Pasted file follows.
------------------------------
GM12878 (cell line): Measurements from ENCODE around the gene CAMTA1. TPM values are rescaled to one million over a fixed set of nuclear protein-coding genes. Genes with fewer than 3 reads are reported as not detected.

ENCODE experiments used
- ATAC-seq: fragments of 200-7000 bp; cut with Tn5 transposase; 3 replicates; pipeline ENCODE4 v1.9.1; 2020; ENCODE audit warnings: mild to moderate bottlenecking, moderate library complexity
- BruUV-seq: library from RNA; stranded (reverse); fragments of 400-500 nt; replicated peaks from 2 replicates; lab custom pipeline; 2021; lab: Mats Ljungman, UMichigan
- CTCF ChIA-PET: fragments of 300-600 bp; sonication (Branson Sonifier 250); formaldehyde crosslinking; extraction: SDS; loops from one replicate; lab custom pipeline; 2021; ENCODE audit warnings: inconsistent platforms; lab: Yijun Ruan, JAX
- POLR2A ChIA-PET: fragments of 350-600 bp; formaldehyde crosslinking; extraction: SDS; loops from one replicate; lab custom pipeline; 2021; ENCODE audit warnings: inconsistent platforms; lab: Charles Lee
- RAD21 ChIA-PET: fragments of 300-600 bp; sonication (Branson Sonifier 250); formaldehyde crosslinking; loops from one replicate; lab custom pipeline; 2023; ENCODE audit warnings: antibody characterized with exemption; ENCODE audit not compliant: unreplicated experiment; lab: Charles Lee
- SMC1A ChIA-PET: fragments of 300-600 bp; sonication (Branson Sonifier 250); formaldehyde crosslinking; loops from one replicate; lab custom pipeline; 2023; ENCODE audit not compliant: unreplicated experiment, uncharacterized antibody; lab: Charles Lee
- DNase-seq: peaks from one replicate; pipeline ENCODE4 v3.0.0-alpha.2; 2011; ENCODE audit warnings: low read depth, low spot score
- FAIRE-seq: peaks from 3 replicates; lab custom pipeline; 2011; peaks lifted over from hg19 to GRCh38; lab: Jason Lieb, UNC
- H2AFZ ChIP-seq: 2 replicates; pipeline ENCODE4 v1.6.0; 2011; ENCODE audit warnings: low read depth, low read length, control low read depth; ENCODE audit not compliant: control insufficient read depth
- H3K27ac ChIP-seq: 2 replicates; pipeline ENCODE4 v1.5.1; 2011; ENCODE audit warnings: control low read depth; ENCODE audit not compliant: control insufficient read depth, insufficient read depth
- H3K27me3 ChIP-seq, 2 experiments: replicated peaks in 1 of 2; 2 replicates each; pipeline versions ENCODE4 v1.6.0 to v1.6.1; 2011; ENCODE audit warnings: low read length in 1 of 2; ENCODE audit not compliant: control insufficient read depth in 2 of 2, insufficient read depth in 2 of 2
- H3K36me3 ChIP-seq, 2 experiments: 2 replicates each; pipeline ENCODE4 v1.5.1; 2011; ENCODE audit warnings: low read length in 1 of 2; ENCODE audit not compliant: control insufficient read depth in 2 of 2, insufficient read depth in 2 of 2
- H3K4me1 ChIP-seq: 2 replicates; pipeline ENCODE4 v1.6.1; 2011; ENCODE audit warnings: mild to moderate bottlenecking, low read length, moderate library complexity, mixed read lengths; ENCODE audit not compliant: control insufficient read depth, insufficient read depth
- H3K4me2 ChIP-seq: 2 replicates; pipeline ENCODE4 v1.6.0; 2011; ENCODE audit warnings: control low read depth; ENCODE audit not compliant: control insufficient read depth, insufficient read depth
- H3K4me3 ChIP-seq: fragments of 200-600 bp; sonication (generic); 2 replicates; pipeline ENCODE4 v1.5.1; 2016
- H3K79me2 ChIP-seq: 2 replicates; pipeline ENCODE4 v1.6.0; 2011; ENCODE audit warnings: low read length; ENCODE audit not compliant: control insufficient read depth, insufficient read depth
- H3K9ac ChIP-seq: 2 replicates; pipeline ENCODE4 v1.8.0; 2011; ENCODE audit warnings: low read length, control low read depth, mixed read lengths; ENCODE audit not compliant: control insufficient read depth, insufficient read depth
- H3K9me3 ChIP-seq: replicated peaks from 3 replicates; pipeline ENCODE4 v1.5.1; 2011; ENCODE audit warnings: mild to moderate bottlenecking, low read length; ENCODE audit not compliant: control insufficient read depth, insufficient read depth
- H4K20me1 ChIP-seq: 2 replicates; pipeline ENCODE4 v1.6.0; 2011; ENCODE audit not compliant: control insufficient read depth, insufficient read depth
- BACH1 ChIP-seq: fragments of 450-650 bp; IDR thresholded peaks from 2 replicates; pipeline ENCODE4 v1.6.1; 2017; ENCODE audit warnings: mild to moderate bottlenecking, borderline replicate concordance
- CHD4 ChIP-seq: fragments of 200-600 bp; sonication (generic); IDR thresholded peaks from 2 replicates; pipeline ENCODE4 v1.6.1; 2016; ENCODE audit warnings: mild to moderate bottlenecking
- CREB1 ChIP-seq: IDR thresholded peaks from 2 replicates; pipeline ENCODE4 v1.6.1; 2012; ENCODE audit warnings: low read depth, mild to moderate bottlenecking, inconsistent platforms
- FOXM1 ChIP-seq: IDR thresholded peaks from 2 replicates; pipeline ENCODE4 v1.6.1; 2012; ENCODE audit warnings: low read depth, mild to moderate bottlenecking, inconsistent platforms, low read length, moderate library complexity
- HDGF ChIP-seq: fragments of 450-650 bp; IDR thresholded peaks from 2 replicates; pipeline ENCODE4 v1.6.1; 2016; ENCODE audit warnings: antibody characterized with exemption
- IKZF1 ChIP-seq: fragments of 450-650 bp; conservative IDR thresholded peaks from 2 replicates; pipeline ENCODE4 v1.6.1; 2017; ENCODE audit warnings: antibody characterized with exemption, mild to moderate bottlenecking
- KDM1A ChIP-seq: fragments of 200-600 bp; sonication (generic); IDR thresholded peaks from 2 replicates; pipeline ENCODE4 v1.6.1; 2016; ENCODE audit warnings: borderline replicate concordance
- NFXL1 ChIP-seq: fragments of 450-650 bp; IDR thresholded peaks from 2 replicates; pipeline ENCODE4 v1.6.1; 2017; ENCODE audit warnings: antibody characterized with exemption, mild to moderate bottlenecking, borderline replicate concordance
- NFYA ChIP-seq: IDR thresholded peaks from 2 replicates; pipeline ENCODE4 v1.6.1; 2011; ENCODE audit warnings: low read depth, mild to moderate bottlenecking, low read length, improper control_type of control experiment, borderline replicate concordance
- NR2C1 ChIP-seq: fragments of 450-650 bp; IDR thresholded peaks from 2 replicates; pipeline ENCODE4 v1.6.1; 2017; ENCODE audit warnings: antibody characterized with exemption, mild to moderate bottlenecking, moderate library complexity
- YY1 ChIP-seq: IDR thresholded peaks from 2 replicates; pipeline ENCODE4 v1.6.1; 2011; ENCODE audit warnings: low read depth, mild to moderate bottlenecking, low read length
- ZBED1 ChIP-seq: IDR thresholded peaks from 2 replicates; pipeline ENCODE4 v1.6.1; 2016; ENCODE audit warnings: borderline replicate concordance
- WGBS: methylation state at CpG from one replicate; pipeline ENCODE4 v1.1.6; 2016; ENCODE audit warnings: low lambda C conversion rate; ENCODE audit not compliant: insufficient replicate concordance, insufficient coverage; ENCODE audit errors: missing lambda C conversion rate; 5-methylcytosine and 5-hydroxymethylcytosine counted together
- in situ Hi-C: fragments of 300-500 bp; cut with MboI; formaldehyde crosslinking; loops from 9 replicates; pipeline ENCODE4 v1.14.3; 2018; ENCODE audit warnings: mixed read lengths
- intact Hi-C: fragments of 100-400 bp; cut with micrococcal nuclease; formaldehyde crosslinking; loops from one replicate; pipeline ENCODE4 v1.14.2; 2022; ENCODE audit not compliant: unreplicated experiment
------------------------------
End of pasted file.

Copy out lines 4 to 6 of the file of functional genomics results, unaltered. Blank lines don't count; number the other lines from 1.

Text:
- BruUV-seq: library from RNA; stranded (reverse); fragments of 400-500 nt; replicated peaks from 2 replicates; lab custom pipeline; 2021; lab: Mats Ljungman, UMichigan
- CTCF ChIA-PET: fragments of 300-600 bp; sonication (Branson Sonifier 250); formaldehyde crosslinking; extraction: SDS; loops from one replicate; lab custom pipeline; 2021; ENCODE audit warnings: inconsistent platforms; lab: Yijun Ruan, JAX
- POLR2A ChIA-PET: fragments of 350-600 bp; formaldehyde crosslinking; extraction: SDS; loops from one replicate; lab custom pipeline; 2021; ENCODE audit warnings: inconsistent platforms; lab: Charles Lee